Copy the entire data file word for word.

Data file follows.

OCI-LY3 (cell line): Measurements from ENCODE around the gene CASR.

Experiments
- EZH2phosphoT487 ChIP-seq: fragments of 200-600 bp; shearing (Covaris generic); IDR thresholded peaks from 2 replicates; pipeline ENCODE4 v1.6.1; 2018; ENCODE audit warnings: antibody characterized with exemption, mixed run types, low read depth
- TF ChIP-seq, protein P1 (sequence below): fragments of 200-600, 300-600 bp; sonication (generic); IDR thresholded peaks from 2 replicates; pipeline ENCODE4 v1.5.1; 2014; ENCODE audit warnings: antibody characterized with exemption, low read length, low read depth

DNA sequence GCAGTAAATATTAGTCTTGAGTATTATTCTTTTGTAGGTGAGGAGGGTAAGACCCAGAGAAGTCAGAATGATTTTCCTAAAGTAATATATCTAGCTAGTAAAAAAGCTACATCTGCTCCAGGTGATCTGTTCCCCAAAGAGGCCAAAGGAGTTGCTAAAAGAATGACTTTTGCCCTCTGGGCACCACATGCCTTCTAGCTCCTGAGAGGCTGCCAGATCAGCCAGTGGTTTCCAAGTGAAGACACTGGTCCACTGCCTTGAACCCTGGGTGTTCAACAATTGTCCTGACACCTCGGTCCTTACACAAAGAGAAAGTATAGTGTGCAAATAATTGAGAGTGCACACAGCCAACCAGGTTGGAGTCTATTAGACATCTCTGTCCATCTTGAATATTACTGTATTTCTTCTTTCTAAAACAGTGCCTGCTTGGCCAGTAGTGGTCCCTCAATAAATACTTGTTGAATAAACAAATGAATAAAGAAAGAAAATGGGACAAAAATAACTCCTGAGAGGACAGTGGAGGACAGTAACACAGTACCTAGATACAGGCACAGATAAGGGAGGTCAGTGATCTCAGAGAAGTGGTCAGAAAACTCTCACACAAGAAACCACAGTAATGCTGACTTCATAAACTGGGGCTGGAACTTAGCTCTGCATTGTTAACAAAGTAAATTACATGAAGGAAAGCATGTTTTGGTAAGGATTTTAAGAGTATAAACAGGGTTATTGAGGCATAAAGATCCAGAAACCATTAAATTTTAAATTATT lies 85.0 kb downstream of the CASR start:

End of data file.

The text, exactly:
OCI-LY3 (cell line): Measurements from ENCODE around the gene CASR.

Experiments
- EZH2phosphoT487 ChIP-seq: fragments of 200-600 bp; shearing (Covaris generic); IDR thresholded peaks from 2 replicates; pipeline ENCODE4 v1.6.1; 2018; ENCODE audit warnings: antibody characterized with exemption, mixed run types, low read depth
- TF ChIP-seq, protein P1 (sequence below): fragments of 200-600, 300-600 bp; sonication (generic); IDR thresholded peaks from 2 replicates; pipeline ENCODE4 v1.5.1; 2014; ENCODE audit warnings: antibody characterized with exemption, low read length, low read depth

DNA sequence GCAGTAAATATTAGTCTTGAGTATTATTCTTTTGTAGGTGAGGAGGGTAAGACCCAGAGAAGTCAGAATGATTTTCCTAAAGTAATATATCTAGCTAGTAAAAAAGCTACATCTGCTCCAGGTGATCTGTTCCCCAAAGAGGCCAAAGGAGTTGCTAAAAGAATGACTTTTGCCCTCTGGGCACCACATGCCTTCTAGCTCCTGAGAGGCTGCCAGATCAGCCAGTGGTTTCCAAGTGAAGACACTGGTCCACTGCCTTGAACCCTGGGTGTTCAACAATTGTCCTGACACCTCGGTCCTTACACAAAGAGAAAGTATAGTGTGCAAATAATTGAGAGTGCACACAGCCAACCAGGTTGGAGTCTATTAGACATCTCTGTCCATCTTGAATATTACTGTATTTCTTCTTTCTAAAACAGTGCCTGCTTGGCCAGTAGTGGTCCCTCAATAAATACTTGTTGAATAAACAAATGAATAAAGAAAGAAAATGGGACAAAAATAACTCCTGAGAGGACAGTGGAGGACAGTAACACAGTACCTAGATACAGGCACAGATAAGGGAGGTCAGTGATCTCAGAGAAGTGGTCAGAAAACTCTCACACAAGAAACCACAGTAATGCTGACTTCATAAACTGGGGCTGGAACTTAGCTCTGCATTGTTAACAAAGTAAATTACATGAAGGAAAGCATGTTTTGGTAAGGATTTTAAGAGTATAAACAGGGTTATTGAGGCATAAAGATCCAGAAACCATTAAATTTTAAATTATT lies 85.0 kb downstream of the CASR start: